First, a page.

Stop bailing out the tribal banks


Bail out the people


at least they will spend the money


the bankers just butt stroke each other & call it good


what a friggen scam & the taxpayers pay for it

Rakshas's picture

the circle of death is complete ..... ok death spiral 

Western Politicians Banksters special interest groups are all locked in a lufbery circle against the taxpayers..... actually lets say the enslaved citizenery  and oh what a  series of scams they've hatched to rob America of it's resources - not the least of which its human resources turning the nation into the bipolar ticking time bomb that it is today



teslaberry's picture

there is no such thing as a bailout of the people. you are a fucking liar. there is something called a 'jubille' which is a forced government destruction of debt with the creditors taking the hit. 


this is what you mean. many of the free shit army types want free everything from government to balance the socialism for the banks and the rich. 



disabledvet's picture

How about Social Security asshole.

Da Yooper's picture

this is what you mean. many of the free shit army types want free everything from government to balance the socialism for the banks and the rich.


if we follow your logic




did the "TAXPAYERS" have to bailout the free shit army of "TRIBAL BANKERS" ?????


talk about getting "FREE SHIT"




teslaberry's picture

the world is the way it is not the way you want it to be. 


unless you are willing to start killing people and start the revolution, the idea of your 'peaceful' free shit army getting what it wants is a hialrious joke played upon you by the powers that be. to keep you peaceful and restive while they make plans for dealing with you when you inevitably respond to their predating upon you ---with your own violence.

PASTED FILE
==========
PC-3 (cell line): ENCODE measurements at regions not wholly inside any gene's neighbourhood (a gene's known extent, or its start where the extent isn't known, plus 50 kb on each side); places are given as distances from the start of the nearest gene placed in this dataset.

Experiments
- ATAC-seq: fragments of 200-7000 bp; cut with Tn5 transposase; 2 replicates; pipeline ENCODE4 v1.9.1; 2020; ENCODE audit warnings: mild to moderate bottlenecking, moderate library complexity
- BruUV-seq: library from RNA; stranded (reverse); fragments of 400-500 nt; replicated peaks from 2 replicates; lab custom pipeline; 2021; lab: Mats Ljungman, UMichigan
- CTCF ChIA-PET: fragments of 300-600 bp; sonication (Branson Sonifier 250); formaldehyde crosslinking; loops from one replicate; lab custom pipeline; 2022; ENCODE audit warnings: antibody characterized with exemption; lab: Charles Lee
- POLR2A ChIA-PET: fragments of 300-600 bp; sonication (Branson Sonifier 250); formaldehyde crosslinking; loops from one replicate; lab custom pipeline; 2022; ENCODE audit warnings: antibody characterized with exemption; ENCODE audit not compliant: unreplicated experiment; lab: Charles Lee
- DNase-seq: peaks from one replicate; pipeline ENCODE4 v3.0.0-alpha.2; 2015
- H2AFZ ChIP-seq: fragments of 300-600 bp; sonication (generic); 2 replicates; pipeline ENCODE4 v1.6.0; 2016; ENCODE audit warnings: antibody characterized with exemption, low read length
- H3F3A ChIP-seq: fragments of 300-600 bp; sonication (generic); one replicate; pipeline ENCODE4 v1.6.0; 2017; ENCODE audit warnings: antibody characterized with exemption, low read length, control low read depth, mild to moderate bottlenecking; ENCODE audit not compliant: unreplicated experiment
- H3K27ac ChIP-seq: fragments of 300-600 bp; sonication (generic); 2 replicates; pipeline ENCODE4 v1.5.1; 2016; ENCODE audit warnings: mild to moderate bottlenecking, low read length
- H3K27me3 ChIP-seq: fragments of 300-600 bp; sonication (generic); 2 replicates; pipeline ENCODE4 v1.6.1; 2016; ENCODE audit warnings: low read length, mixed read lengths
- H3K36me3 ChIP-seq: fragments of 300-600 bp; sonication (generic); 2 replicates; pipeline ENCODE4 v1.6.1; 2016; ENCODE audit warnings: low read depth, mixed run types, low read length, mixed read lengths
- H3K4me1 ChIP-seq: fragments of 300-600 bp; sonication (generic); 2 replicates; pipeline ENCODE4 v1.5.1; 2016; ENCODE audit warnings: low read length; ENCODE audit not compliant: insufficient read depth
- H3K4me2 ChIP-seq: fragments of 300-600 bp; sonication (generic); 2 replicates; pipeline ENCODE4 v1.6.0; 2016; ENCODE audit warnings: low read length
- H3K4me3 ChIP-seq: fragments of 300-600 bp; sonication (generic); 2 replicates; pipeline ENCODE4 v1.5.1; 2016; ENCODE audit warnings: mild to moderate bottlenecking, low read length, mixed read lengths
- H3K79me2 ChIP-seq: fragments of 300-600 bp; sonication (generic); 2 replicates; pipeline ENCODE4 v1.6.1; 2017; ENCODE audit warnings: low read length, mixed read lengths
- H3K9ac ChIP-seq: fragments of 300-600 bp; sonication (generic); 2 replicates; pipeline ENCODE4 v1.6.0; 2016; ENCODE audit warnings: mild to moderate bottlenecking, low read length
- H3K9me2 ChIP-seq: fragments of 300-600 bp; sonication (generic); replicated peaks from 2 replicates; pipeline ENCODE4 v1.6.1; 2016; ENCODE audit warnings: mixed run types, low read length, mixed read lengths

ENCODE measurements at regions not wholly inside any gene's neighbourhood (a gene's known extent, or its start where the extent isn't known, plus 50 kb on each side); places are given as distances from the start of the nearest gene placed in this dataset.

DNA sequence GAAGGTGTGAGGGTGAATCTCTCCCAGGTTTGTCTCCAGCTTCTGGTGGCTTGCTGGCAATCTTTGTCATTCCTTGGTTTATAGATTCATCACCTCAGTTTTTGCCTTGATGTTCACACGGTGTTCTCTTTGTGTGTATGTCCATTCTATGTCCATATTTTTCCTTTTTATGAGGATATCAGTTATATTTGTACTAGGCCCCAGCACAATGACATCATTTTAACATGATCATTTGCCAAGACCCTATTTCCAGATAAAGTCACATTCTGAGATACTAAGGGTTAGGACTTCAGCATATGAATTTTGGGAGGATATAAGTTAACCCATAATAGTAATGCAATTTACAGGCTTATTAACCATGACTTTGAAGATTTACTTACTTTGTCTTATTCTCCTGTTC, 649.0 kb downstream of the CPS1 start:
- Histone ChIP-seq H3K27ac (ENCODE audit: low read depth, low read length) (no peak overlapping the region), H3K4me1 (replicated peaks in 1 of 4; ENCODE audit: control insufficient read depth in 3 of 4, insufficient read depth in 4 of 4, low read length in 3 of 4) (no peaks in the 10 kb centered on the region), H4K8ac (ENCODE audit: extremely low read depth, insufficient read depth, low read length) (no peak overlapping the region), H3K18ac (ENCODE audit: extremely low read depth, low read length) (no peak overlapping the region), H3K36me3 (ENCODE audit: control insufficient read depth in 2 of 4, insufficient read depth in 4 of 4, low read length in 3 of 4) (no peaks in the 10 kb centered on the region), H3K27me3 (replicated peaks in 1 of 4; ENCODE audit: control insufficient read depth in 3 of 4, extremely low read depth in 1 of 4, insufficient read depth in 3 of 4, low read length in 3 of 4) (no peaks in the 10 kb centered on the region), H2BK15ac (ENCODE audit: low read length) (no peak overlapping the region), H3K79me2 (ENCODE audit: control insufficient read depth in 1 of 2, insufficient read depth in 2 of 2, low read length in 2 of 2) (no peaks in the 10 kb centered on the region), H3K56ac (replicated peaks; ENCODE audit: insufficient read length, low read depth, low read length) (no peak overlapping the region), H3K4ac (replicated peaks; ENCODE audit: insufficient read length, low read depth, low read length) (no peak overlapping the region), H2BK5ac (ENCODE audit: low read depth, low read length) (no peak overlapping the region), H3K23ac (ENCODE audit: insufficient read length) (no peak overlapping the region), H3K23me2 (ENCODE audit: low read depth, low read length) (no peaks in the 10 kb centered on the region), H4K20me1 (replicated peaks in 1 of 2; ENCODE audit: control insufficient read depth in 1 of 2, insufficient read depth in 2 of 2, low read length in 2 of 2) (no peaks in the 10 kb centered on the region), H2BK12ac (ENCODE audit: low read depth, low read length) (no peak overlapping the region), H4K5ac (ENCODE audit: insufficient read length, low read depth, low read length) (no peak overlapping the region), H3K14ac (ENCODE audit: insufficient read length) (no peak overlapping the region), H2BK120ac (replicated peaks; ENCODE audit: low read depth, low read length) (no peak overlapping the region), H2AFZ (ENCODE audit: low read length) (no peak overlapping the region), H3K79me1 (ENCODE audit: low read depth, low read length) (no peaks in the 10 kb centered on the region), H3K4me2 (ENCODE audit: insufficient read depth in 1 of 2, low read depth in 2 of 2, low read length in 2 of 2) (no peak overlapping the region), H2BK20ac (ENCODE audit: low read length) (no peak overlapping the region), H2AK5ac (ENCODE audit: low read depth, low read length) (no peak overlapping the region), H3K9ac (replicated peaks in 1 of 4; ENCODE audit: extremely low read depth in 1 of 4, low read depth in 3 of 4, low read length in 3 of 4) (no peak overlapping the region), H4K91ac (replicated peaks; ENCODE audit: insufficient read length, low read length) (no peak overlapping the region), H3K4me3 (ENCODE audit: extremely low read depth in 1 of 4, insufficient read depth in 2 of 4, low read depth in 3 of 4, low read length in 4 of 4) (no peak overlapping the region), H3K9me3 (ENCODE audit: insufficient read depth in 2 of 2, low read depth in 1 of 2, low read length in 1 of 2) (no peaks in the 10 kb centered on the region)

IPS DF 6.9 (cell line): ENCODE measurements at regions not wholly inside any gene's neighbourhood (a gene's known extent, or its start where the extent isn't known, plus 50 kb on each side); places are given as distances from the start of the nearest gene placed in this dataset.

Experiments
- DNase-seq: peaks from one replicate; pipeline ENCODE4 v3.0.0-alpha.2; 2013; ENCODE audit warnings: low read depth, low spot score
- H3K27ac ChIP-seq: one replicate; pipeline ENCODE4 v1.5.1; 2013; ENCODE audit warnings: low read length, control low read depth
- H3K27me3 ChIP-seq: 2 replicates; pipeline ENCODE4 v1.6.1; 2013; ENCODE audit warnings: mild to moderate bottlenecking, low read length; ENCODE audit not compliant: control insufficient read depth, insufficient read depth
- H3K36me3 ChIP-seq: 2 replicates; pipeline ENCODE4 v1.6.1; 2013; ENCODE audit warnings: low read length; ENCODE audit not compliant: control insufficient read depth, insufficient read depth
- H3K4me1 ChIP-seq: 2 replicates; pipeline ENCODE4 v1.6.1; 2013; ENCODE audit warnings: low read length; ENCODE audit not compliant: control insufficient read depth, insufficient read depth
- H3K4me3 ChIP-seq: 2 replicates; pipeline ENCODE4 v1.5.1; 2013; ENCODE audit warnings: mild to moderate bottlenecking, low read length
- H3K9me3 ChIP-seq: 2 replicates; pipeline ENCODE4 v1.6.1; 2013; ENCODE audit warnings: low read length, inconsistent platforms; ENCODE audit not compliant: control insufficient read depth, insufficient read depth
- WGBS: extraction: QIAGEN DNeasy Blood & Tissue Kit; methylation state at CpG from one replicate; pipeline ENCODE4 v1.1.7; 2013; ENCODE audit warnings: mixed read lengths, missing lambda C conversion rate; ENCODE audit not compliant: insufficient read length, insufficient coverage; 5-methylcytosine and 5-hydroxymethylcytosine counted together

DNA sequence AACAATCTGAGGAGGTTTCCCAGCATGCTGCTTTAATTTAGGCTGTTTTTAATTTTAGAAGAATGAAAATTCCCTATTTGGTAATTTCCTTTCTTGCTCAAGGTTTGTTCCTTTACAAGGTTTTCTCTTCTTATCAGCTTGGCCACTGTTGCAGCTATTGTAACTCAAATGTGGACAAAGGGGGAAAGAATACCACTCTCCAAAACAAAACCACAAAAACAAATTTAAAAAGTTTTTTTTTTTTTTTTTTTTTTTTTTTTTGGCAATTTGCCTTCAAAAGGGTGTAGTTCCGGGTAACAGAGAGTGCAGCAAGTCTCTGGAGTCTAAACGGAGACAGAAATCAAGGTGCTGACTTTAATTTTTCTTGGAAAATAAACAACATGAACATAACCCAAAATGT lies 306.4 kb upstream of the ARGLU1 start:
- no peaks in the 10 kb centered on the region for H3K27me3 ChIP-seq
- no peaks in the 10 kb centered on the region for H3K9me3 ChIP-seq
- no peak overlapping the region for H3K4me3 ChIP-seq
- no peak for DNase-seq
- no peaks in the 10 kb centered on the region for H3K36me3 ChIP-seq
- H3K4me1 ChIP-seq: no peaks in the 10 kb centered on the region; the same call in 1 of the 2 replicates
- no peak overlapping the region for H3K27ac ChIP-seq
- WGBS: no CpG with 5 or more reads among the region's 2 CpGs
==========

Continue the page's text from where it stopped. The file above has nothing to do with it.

you have numbers, they have the technology. you have been schooled. so shut the fuck up. take of your 'it's not fair cap' or the "jews steal everythign cap' or whatever other cap and see the wrold for what it is , not what you'd like it to be. 

hedgiex's picture

YES. The Banksters not folding because there are still the lush pensions and 401K in mutual funds to predate.

Yen Cross's picture

 I junked EKM   (for the first time)   " all knowing" - "bone throwing" - "no chart showing"- to a Trade off!

Rockfish's picture

If you think your headed for a currency war. What's wrong with a little debt?  

Seasmoke's picture

If you can kick the can long enough, those who you cheat,  lie to, and steal from will die. 

Radical Marijuana's picture

Silent Weapons for Quiet Wars

"Energy is recognized as the key to all activity on earth. Natural science is the study of the sources and control of natural energy, and social science, theoretically expressed as economics, is the study of the sources and control of social energy. Both are bookkeeping systems: mathematics. Therefore, mathematics is the primary energy science. And the bookkeeper can be king if the public can be kept ignorant of the methodology of the bookkeeping. ... In this structure, credit, presented as a pure element called "currency," has the appearance of capital, but is in effect negative capital. Hence, it has the appearance of service, but is in fact, indebtedness or debt. ... if balanced in no other way, will be balanced by the negation of population (war, genocide)... They must eventually resort to war to balance the account, because war ultimately is merely the act of destroying the creditor ... War is therefore the balancing of the system by killing the true creditors (the public ...)"



Oldwood's picture

The silent weapon is our complicity. Heads down and full speed Forward

GrinandBearit's picture

And the whole financial system stays intact.




Rakshas's picture

because we let it..... 

eddiebe's picture

How: Every time a crack appears in the dam, the Ppt. steps in with unlimited amounts of digits and papers it over. 

Why: To grab whatever resources and power that is left to grab.

Dead Man Walking's picture

The shit may not hit the fan, it might just explode

or go down the crapper


MKD's picture

just kick the can further down the road

cpnscarlet's picture

No problems. Olies have it all under control - gold under $1300. All is well. Nothing can go wrong and everyone is happy with the new normal.

Pretty soon, a silver quarter won't be worth 2 bits.